Today wasn’t as jam-packed with sightseeing as my normal travel days. That’s primarily because most of the museums here are closed Mondays. The Botanic Garden normally opens Mondays, but when I went, it was closed for a special event.

I’m in Padua tomorrow too, so it will probably be busier.

That’s not to say that I didn’t do anything. I visited the Scrovegni Chapel, the Basilica of St. Anthony, and Prato della Valle. I also did some walking around to get a feel of the city.

The Scrovegni Chapel

One of the many side-wall frescos at the Scrovegni Chapel
One of the many side-wall frescos at the Scrovegni Chapel

The Scrovegni Chapel is probably the biggest tourist attraction in Padua. (By “biggest” I mean significance, not volume.)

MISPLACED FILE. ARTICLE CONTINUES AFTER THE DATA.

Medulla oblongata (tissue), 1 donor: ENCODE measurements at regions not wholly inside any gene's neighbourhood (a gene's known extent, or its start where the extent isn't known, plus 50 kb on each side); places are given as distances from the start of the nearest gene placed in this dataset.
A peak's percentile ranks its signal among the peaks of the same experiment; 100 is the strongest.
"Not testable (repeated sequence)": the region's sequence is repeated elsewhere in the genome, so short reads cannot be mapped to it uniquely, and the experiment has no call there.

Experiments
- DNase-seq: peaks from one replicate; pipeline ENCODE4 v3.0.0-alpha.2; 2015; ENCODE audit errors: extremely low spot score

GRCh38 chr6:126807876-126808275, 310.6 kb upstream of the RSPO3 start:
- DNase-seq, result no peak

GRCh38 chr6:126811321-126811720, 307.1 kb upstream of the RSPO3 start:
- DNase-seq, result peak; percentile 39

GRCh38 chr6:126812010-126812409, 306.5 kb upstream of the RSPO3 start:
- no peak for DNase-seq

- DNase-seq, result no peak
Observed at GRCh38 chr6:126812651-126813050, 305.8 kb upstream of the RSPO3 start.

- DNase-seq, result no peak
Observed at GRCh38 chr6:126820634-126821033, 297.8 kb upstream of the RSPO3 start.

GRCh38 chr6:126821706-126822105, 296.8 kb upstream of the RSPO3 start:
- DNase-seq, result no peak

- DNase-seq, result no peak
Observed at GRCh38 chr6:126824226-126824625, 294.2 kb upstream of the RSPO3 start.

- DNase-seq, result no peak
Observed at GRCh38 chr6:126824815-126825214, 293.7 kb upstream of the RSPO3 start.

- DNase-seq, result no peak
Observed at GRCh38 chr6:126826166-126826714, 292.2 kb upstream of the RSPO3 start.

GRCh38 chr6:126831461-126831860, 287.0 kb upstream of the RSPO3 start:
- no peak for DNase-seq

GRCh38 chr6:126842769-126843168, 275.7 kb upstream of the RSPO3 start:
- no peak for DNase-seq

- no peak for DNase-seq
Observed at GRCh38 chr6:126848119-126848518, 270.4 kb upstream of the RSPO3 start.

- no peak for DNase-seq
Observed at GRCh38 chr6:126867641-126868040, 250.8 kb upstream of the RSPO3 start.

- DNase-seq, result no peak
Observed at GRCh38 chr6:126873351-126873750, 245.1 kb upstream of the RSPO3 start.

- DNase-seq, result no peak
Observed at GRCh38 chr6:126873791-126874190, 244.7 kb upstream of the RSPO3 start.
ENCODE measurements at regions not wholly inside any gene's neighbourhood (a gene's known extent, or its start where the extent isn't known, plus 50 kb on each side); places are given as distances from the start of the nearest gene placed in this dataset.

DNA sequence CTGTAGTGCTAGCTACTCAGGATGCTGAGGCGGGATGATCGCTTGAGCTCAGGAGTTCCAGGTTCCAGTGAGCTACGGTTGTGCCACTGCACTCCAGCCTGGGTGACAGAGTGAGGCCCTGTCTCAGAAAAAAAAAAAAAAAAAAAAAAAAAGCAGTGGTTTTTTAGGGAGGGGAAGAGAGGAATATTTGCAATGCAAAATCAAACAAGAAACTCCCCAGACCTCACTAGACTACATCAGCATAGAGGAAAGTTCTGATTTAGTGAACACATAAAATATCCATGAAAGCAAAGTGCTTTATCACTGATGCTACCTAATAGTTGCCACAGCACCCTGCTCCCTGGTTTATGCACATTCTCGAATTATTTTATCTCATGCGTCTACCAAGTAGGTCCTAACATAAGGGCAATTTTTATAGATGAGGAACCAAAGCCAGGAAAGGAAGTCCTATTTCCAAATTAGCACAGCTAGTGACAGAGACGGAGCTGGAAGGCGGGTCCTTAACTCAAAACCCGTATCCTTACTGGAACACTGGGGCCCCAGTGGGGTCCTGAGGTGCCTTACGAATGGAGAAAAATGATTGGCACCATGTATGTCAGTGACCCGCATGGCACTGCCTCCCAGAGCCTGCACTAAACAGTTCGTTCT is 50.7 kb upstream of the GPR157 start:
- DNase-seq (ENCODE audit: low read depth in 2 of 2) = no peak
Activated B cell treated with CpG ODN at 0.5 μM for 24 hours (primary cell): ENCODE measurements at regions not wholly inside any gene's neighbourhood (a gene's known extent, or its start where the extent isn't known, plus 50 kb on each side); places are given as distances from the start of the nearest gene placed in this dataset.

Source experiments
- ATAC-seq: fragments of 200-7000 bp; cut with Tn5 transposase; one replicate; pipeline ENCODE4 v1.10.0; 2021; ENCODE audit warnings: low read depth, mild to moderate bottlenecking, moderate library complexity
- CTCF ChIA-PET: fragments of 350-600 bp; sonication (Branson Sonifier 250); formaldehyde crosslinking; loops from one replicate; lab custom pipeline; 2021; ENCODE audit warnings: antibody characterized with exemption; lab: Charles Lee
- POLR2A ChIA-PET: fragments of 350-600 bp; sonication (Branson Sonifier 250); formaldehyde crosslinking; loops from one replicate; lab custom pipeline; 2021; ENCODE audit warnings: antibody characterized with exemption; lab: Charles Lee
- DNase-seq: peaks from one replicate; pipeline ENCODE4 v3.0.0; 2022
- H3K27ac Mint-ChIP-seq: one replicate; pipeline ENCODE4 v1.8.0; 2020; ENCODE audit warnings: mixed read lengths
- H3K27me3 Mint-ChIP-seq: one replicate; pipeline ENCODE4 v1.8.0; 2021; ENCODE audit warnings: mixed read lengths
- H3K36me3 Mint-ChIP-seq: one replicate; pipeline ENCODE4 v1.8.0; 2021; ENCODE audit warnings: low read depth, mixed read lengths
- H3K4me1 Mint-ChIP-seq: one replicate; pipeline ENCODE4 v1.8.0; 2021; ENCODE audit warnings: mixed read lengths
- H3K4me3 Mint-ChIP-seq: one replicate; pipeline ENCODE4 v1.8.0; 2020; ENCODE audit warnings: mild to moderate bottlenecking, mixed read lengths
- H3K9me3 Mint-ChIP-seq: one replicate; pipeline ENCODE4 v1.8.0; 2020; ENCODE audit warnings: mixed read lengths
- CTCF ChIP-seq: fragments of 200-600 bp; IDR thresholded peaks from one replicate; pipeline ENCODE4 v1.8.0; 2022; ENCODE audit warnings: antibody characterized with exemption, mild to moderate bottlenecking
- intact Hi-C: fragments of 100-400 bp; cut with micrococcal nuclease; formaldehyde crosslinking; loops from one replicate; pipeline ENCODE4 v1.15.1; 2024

Reginaldo degli Scrovegni commissioned the building of the chapel to atone for his sin of charging usury interest rates, something that the Catholic Church forbade at the time. If you make enough money charging usury interest rates, I guess you can afford to buy atonement for just about anything.

“At the time” was the late thirteenth, early fourteenth century. The chapel was completed circa 1305.

But it’s not the structure that makes the chapel significant. It’s the frescoes that adorn the walls and ceiling. Giotto di Bondone painted them in pre-Renaissance times. That was not his fault. He died in 1337, before the Renaissance started. Thus, you can’t really fault him for not painting them in the Renaissance.

The frescoed Scrovegni Chapel ceiling
The frescoed Scrovegni Chapel ceiling

The vibrant frescos are religion-themed. No surprise there. Did I mention it was built as a chapel? The ceiling portrays circular paintings of religious figures set in a starry sky. Among those religious figures is the Christian Big Guy, God’s Kid. Jesus also figures prominently in the frescos on the walls. Giotto gave him real superstar treatment.